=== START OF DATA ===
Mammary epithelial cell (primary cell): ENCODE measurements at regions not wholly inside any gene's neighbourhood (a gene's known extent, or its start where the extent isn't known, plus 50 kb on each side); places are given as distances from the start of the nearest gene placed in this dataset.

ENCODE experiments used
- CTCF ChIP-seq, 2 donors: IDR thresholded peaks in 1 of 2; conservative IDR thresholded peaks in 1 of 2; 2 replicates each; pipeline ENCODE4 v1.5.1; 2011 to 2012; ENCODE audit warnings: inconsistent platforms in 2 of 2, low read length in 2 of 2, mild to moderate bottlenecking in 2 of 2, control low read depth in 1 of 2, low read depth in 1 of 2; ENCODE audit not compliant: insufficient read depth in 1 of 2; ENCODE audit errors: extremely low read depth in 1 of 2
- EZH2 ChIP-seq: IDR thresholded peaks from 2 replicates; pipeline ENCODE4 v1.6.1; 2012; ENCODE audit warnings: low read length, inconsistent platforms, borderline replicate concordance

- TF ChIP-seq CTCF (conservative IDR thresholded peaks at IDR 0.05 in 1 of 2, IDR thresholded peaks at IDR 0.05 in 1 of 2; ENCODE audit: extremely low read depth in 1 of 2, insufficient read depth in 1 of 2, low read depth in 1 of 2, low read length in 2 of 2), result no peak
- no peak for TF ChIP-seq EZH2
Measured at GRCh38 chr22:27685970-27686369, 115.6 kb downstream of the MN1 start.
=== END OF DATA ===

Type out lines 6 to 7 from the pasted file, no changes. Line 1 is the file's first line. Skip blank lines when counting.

- no peak for TF ChIP-seq EZH2
Measured at GRCh38 chr22:27685970-27686369, 115.6 kb downstream of the MN1 start.